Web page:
PDA

View Full Version : Motor breaking on clutch lever - got questions



Hugues
07 June 2015, 1158
Hi guys,

I would like to add motor breaking using clutch lever. Currently I have only neutral braking setup on my Curtis controller. Questions:

- which parameters I need to change on Curtis controller to activate and set this motor brake ?
- what is the best way to link a potentiometer to a clutch lever. Or can we buy this kind of lever online ?

I would like to remove my rear mechanical brake and re-use the brake lever (set on left side of handle bar) for the motor brake.

Athlon
07 June 2015, 1648
mechanichal breaking is mandatory , having just the front breaking is too dangerous and you cannot control the bike in sharp turno and many other situation.

If the clutch is a wire type yust connect a normal pot at the end of the wire inside a waterproof box. On curtis there is the brake pot wires that take care of electronic brake , you can map it like the throttle in the brake menu

SplinterOz
07 June 2015, 1652
The solution I like best came from a guy called Danny Ripperton. He used a hydraulic clutch level and placed a pressure transducer on the output where the banjo would be. This gave a feel like a normal brake with braided lines very intuitive. Have a read here http://www.diyelectriccar.com/forums/showthread.php?t=138066

I do think you can make your own... just have to get the right transducer for your master cylinder.

Stevo
08 June 2015, 0730
mechanichal breaking is mandatory , having just the front breaking is too dangerous and you cannot control the bike in sharp turno and many other situation.

If the clutch is a wire type yust connect a normal pot at the end of the wire inside a waterproof box. On curtis there is the brake pot wires that take care of electronic brake , you can map it like the throttle in the brake menu

Fast Freddie Spencer used to remove his rear brake lever cause it got in the way of his big foot ;)
You don't need a rear brake at all. 90% of your braking is done with the front wheel (at least for me anyway) unless your riding offroad, then you need a rear brake absolutely, that's to swing the bike's rear sideways to enter into a turn.

Athlon
08 June 2015, 0859
rear brake is very useful when front brake is not working.

Some times ago an asshole stole my front caliper , I was in hurry and late so after work I just tok the bike without doing a bike check , from my work you cant take the highway almost straight so I found out about the missing front brake only when was time to get out of the highway ( my home exit is a sharp turn ) .... right now I'm still alive thnks to the rear brake.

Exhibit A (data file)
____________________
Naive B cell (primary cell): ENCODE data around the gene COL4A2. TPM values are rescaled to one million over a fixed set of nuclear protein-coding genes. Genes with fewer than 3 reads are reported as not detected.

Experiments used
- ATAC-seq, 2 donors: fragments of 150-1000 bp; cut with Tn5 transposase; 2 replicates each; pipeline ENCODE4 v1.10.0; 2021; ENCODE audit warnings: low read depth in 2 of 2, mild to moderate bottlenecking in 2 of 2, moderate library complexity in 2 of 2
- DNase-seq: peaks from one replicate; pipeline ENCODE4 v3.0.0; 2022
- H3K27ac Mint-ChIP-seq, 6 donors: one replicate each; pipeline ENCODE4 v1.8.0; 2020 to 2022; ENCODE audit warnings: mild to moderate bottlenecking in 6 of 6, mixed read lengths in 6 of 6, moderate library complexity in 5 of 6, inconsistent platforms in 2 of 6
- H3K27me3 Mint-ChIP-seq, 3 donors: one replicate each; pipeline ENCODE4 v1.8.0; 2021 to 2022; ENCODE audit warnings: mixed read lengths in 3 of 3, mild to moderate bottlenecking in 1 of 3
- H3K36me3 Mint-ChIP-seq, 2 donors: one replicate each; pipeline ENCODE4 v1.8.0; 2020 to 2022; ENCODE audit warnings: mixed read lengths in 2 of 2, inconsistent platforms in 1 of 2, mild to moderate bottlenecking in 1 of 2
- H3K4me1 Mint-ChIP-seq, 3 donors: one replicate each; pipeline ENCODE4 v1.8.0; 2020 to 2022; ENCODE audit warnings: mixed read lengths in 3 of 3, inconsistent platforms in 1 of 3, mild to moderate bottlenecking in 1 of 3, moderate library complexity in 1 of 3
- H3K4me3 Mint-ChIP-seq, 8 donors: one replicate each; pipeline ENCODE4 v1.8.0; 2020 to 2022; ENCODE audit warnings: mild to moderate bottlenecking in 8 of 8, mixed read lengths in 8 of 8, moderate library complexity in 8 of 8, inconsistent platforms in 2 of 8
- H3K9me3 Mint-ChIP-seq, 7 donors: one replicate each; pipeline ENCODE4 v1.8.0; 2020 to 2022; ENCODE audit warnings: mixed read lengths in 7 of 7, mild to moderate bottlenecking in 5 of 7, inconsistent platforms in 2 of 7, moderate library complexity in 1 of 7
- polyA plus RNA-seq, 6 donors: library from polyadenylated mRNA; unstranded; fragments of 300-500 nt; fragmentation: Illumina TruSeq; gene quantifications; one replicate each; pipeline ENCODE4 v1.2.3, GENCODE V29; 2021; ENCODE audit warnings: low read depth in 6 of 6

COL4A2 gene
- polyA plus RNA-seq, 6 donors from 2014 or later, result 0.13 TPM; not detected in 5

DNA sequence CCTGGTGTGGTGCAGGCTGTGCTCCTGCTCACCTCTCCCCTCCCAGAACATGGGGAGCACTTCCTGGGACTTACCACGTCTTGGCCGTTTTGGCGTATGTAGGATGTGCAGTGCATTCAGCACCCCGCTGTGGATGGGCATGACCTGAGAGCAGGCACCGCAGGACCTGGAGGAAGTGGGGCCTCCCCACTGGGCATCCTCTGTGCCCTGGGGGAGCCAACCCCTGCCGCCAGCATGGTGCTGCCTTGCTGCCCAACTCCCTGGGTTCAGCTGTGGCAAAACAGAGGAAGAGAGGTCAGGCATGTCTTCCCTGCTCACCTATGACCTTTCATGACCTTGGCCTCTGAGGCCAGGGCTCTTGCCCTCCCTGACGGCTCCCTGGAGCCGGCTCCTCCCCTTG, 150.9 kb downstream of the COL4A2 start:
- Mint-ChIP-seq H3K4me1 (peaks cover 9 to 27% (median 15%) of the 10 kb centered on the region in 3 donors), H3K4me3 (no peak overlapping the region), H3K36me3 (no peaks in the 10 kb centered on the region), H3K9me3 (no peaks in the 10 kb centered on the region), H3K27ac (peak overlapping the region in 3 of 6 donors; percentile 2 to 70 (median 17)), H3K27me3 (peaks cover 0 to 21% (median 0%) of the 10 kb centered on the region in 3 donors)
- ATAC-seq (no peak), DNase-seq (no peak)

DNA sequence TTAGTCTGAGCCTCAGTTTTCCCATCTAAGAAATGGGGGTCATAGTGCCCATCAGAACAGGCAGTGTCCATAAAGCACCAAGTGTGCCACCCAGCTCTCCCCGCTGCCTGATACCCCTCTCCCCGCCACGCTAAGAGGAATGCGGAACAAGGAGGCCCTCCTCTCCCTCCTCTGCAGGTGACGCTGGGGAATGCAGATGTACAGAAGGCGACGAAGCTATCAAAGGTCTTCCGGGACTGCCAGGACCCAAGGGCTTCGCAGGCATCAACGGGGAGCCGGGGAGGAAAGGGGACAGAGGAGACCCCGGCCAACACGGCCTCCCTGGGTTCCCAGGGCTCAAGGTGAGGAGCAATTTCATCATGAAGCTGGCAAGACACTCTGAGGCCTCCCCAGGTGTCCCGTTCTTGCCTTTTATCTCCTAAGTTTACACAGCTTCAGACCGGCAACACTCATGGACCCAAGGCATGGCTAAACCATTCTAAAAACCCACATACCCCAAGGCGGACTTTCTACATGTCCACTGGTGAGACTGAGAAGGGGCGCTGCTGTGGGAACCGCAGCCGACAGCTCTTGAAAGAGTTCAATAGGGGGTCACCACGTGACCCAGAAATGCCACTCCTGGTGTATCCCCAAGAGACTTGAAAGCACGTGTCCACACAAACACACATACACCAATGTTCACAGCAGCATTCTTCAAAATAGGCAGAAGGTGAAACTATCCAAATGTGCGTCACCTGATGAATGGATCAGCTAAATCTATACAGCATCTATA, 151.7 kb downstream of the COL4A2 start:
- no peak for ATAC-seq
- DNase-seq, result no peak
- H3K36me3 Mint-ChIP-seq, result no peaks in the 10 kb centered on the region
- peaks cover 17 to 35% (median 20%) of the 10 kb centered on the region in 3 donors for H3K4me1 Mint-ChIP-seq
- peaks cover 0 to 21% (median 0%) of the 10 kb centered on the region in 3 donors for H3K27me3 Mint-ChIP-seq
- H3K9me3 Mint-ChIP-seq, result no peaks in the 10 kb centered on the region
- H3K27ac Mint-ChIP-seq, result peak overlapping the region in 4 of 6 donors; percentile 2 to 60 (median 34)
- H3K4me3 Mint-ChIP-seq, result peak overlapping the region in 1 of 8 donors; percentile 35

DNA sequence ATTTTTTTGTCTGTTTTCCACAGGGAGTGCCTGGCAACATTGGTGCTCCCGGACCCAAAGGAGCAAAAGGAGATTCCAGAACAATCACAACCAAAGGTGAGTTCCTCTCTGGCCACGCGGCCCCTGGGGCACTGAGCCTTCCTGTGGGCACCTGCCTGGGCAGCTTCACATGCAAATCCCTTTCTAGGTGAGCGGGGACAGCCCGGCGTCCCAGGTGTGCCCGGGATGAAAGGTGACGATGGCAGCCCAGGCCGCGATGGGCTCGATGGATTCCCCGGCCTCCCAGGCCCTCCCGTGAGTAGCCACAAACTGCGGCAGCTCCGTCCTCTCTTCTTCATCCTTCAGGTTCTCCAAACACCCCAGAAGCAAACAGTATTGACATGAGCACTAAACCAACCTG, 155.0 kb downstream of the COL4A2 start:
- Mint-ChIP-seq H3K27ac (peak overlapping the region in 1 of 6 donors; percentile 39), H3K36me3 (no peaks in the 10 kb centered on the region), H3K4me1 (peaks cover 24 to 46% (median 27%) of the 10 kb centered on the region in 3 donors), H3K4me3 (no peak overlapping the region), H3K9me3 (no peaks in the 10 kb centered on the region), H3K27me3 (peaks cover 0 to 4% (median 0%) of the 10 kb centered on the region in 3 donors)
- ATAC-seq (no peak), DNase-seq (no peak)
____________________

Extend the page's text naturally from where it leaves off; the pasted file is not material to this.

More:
Stevo
08 June 2015, 0902
Good story with a happy ending Athlon...
Thieves suck:mad:

podolefsky
08 June 2015, 1209
rear brake is very useful when front brake is not working.

EXACTLY

I have the clutch lever > regen brake setup (see this page (http://elmoto.net/tell-us-about-your-project/874-93-gsx-conversion-16.html)). I like Ripperton's solution better since it gives a more realistic brake feel, but mine works fine. It's pretty easy to lock up the rear - you really have to finesse it.

I would never drop the mechanical rear brake. #1 reason safety. Also, the regen brake has some speed dependence, not quite as predictable.

Rear brake is also useful for starting on hills. The regen brake won't do anything at a stop.

Electro Flyers
08 June 2015, 1217
You don't need a rear brake at all.

So, you've pulled the rear brakes off of your bikes? What happens if the front brakes fail? Or, if you're on a hill(thank you, Noah); or your caliper gets stolen( that's a good one, Athlon!)

Stevo
08 June 2015, 1929
I use my rear brakes!
Noah...
How does the clutch lever/motor brake feel? If its just a banjo bolt hydraulic pressure sensor then it could be used on the rear brake master as well.
But can you actually feel the control with hand or foot pressure ?

podolefsky
08 June 2015, 2000
It feels like a light spring. It's just a cable lever going to a PB-6 pot box. I can pull it all the way to the bar without much effort. It took some practice, now I'm used to it and I can apply just enough in different situations. I pretty much only use it at stop lights or straight downhills. Anything that needs more finesse I stick with mechanicals.

Electro Flyers
08 June 2015, 2051
I use my rear brakes!


Ok, so you have rear brakes. Why are you telling people that "You don't need a rear brake at all"? It seems dangerous and irresponsible to make this kind of assertion. You seem very knowledgeable, but if your not following your own advice, it's very difficult to believe what you say.

Stevo
08 June 2015, 2234
Oh sorry its my humor. I was merely stating that you don't need rear brakes. Flat trackers and speedway racers have no brakes at all.
I'm a dirt biker and street rider for many years, since age 15.

Podbuilder
09 June 2015, 0208
Just thinking out loud as I've no idea if this would work, but put a throttle on the left handle bar so you'd need to rotate it backward to activate the regen braking and maybe a thumb button stitch on the right handle bar as a safety to close the circuit . I might try this on mine.

Stevo
09 June 2015, 0631
I know Lightning has it controlled by the throttle position sensor. Is there a way to do that? That makes the most sense to me.

Electro Flyers
09 June 2015, 0744
Stevo, I have to talk to people about EVs after they've read blanket (ill informed?) statements like this one. And, it's not funny nor humorous having to try to set them straight on issues of safety or EV design.

Here's a all-in-one throttle/regen control I've mentioned before:http://www.freeenergystore.com/evhubmotors.html (item 15). I've not had a chance to try one. Has anyone on the forum tried one? They're made for a bicycle system, but might work on a MC.

Nuts & Volts
09 June 2015, 0900
I currently have a left hand lever with built-in master cylinder. This is connected to a pressure transducer (150psi) which then sends a 5V signal to my controller. I want a 300psi unit so that I can pull a bit harder to feel more connected to the braking and so that I dont risk damaging the one I have.

It works great and I can program it to give really great feel. I can also program the max regen torque so that it is impossible to lock in normal riding conditions. To me it is safer/more confidence inspiring than the mechanical rear brake.